Money Speaks: The Information Battle Is Now Fought in the Market Place

Listener: 14 June,1997.

Keywords: Business & Finance; Literature and Culture;

Once it was “knowledge is power”, so the powerful kept the knowledge from the populace. Integral to the evolution of democracy was the making available of that information to everyone. Perhaps the high point was the 1982 Official Information Act (OIA), which makes it much easier to find out what the government is doing – or not doing.

A key element was the increasing availability of cheap means to carry the knowledge. Initially books were very restricted. The title “reader” for a senior university academic refers to the days when hand written books were chained to desks, and read out to the students. Moveable type transformed that. In the first fifty years of printing the numbers of printed texts exceeded all the manuscript texts provided in the previous thousand years.

It is important to distinguish between information and carrier. Philosopher Karl Popper described three worlds: the objective world, the subjective world that goes on in our minds, and a third world of ideas. However access to that third world, so crucial to the development of humankind, depends on artifacts from the objective world. Control those, and the ideas are controlled too.

Books are uncontrollable – even the restrictions in the Soviet Union were evaded by the typed copy of the samizdat which were secretly circulated; bibles were smuggled in. However the increase in types of carriers of information has meant that books are no longer the only, nor perhaps even the most important, source of formal knowledge. Journals and magazines, photocopies (which make the OIA workable), broadcasting, and now electronic data are all significant today. One might think this explosion of carriers would make information more accessible, but there are countervailing pressures to restrict accessibility. They are typically commercial.

Many people who thought such issues are irrelevant to them were nonetheless outraged when major sporting fixtures became broadcast on pay-television. But if some individuals are willing to pay to watch, what is the commercial logic of showing the game on a free-to-air channel?

Another retreat could be the pressure on public libraries to impose user charges. The free library movement was a nineteenth century commitment to making books available to all, even those who could not afford them. Above the entrances of Carnegie endowed libraries was the motto “free to all.” Yet, recent legislation requiring local authorities to review their activities has some investigating charging for their public libraries.

The same phenomenon is occurring at the national level, with the National Library and National Archives under pressure to charge users more because of the declining funding from central government. (The next thing they will be charging us for our certificates of births, deaths, and marriages.) Statistics New Zealand (SNZ) is in a similar position. There is a general acceptance that it should charge for adding value to its base statistics (as the Met Office does for the more attractive weather information it provides to the newspapers), but the statisticians recognize that they have a moral obligation to provide much of their data at lowest cost possible. The social science research ethic requires that the findings be reported back to those who are investigated. There is also the practical. SNZ relies on voluntary cooperation in its surveys, and needs to give something in return. What would it cost the government if we became so disgruntled we insisted on being paid before we filled in any forms?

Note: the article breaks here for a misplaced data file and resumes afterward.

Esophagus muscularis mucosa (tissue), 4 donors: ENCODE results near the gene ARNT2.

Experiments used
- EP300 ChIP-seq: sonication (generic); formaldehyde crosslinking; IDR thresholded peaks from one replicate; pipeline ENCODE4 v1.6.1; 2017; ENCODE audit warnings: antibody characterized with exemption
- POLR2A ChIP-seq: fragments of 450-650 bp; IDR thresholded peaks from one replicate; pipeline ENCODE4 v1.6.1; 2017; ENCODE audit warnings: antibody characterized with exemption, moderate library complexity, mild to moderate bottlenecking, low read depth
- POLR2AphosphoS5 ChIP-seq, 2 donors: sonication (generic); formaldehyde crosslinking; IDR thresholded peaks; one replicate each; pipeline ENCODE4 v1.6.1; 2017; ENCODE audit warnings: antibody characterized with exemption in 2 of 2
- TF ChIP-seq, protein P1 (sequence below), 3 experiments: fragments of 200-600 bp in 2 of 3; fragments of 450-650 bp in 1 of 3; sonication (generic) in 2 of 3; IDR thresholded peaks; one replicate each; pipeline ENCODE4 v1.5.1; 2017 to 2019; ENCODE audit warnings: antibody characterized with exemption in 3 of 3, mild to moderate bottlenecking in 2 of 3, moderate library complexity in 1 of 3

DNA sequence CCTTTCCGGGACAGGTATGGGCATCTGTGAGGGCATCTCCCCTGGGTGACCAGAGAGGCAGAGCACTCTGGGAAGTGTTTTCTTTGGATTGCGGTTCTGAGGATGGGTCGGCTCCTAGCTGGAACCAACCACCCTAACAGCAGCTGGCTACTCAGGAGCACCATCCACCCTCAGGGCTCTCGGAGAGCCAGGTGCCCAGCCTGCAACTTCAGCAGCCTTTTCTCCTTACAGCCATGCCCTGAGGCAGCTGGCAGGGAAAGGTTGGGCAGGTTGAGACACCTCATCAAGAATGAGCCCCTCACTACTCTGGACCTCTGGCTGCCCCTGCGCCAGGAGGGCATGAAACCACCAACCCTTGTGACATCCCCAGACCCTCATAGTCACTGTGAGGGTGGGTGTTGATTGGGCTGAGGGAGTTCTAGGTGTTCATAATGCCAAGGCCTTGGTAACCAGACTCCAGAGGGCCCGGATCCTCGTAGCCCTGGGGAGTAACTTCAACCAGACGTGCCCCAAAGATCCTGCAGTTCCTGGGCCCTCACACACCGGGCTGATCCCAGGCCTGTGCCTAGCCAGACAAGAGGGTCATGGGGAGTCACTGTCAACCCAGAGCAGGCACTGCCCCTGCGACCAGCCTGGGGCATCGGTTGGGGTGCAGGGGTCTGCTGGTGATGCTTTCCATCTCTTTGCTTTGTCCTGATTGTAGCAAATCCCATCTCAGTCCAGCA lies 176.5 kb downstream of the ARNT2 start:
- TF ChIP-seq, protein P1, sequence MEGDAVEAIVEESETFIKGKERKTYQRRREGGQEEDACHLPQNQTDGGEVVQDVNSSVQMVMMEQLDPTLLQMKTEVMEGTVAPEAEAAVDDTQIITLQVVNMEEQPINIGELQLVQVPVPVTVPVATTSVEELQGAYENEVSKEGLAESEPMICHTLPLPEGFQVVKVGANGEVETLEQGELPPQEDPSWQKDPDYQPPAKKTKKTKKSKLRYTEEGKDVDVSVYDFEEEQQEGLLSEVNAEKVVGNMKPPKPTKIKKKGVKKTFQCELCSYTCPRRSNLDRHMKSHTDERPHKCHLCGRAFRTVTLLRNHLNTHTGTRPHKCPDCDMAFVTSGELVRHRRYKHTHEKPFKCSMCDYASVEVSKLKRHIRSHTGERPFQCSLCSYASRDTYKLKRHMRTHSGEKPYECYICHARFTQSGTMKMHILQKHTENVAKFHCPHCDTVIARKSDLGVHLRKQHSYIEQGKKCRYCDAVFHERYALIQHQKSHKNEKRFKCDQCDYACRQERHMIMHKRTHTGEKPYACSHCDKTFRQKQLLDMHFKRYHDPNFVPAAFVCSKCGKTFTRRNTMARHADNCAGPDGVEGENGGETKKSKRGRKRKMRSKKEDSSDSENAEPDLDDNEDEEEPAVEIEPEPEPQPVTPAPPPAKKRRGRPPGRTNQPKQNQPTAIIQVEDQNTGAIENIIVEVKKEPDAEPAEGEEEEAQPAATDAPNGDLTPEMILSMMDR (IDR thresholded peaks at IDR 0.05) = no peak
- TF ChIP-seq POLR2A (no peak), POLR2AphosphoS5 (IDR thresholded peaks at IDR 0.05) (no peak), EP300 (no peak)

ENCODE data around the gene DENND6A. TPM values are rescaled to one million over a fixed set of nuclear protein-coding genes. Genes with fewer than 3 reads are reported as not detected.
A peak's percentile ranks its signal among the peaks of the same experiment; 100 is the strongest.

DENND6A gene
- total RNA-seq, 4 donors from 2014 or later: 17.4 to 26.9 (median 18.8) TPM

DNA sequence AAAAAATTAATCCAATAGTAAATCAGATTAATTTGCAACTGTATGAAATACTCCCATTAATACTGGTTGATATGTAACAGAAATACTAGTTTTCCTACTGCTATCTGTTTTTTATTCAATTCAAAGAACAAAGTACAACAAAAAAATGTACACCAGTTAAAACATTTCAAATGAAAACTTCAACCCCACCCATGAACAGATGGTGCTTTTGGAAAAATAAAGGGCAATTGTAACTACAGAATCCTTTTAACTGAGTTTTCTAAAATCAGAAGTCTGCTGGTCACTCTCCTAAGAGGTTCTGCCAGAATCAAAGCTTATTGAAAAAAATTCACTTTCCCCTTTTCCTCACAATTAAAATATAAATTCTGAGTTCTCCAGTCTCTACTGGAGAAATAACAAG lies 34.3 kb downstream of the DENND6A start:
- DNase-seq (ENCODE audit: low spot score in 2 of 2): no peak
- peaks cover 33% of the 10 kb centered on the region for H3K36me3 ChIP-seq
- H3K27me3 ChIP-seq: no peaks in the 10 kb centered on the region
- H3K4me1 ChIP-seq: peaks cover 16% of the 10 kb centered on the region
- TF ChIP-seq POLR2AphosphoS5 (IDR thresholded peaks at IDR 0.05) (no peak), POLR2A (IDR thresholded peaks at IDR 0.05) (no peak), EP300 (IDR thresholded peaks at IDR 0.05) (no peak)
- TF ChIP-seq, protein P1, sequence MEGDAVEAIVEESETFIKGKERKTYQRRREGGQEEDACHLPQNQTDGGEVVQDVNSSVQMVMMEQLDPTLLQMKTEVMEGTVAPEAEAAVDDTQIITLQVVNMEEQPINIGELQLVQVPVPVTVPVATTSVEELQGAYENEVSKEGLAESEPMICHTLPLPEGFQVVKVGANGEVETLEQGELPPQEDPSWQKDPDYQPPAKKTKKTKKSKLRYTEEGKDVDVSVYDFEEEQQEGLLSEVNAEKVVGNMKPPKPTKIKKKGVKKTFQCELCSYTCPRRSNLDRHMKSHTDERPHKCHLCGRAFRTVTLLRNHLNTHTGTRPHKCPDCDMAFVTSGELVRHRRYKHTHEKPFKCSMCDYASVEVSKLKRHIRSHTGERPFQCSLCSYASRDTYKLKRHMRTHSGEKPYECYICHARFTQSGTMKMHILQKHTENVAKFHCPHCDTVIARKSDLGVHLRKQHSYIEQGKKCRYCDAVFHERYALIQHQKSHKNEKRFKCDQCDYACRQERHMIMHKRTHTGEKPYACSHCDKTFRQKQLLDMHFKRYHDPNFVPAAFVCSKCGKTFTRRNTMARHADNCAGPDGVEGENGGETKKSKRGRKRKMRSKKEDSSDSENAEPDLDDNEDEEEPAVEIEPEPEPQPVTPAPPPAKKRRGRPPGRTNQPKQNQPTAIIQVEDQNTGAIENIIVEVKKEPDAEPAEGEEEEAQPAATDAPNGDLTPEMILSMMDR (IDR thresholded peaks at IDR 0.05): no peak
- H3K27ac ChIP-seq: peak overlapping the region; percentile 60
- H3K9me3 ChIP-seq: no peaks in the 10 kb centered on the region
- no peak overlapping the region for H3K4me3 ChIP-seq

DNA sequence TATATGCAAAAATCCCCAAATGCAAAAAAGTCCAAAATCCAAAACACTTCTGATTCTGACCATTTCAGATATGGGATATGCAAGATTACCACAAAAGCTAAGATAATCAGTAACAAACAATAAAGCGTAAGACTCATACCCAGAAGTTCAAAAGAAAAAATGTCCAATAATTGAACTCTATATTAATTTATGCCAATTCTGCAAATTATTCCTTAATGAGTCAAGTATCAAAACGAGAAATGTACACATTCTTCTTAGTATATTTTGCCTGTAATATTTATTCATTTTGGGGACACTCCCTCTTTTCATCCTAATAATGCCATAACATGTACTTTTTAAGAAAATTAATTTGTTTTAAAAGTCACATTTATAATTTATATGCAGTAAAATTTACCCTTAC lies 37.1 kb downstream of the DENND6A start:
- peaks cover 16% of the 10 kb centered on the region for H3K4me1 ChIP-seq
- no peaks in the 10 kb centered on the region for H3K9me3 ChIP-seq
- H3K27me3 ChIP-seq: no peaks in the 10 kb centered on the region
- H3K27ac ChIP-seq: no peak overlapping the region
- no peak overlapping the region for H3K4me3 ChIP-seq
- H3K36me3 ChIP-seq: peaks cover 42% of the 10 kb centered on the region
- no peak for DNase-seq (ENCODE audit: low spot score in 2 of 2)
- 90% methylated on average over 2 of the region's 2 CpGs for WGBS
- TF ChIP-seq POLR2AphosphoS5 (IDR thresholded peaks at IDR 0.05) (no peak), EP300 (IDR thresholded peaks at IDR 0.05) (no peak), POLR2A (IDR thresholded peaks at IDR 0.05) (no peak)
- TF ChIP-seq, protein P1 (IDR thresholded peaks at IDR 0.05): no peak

The same applies to some of these other institutions. Would Walter Nash have bequeathed his invaluable papers to the state if he had known that National Archives might one day charge for their access? No wonder the archivists and the librarians are shoulder to shoulder with the statisticians resisting user charges.

Today “information is a resource” is the driving force. It argues all resources should be managed on commercial principles. and that the carriers should be charged for because it is hard to charge directly for the information itself. The logic is riddled with errors. Is information a resource? Should all resources be charged for? Are commercial issues all that matter? Most of all, “information is a resource” obscures “knowledge is power”. One suspects the rich and powerful are enthusiastic about restricting information to only those who can pay.

It is not sufficient to say that the world wide web has increased access to information. Not everything is on the web (much of that which is, is of low quality). What useful information to citizens is being put on the web, and by whom? in addition, the citizen faces setup costs of a computer and the transaction costs of line access (both, note, supplied commercially) to be overcome. Should our libraries be offering online access to the web? (And at what cost?)

The economist in me says there has to be some user charges for some information. But I would want their scope and level decided after a coherent and thoughtful debate. Instead we have fiscal and legislative bullying generating pressures to succumb to commercialisation, while democrats of goodwill resist.